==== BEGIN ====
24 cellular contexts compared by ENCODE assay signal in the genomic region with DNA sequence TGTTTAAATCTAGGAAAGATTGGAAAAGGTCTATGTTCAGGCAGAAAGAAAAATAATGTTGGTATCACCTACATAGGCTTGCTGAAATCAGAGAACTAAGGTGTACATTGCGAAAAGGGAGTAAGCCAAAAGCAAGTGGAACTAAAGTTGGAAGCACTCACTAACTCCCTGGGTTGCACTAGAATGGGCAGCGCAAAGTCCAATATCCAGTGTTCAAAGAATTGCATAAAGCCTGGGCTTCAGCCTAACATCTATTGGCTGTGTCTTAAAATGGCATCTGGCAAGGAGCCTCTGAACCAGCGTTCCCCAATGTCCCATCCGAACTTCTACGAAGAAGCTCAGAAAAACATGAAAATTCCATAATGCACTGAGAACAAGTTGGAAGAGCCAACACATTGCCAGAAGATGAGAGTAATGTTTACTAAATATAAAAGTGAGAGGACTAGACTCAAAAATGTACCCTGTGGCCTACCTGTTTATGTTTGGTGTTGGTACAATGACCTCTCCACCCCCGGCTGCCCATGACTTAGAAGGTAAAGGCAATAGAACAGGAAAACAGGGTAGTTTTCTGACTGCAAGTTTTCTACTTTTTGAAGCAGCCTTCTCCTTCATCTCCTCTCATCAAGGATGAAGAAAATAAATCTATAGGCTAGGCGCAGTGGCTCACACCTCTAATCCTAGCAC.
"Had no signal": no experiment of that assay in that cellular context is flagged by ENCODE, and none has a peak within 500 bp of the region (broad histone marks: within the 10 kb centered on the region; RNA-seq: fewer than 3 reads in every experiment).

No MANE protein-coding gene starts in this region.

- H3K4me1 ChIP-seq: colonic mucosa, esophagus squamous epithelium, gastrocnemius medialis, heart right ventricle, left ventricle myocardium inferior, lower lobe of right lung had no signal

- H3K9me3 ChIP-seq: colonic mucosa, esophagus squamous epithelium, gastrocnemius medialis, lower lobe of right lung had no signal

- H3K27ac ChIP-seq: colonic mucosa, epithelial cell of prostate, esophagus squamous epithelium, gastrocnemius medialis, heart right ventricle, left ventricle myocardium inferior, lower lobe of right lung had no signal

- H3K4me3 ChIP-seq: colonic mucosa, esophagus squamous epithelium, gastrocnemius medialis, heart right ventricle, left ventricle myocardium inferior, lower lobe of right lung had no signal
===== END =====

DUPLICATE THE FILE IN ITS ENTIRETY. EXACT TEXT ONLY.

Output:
24 cellular contexts compared by ENCODE assay signal in the genomic region with DNA sequence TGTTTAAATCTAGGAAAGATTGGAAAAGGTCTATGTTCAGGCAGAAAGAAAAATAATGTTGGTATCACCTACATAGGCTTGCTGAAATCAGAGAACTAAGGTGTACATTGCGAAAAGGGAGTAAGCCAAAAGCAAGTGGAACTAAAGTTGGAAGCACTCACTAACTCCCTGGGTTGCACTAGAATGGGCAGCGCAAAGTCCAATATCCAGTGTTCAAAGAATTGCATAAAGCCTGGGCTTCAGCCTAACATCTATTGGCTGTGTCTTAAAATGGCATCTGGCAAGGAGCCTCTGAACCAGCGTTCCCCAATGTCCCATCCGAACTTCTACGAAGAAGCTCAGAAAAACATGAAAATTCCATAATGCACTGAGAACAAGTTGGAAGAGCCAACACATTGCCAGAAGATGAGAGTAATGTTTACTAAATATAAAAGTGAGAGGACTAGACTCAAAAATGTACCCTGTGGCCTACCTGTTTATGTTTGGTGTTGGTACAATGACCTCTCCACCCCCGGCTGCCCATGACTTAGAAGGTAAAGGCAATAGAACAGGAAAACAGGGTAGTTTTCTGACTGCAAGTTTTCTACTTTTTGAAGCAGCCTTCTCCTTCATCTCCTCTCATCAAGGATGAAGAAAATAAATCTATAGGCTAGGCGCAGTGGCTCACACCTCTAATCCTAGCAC.
"Had no signal": no experiment of that assay in that cellular context is flagged by ENCODE, and none has a peak within 500 bp of the region (broad histone marks: within the 10 kb centered on the region; RNA-seq: fewer than 3 reads in every experiment).

No MANE protein-coding gene starts in this region.

- H3K4me1 ChIP-seq: colonic mucosa, esophagus squamous epithelium, gastrocnemius medialis, heart right ventricle, left ventricle myocardium inferior, lower lobe of right lung had no signal

- H3K9me3 ChIP-seq: colonic mucosa, esophagus squamous epithelium, gastrocnemius medialis, lower lobe of right lung had no signal

- H3K27ac ChIP-seq: colonic mucosa, epithelial cell of prostate, esophagus squamous epithelium, gastrocnemius medialis, heart right ventricle, left ventricle myocardium inferior, lower lobe of right lung had no signal

- H3K4me3 ChIP-seq: colonic mucosa, esophagus squamous epithelium, gastrocnemius medialis, heart right ventricle, left ventricle myocardium inferior, lower lobe of right lung had no signal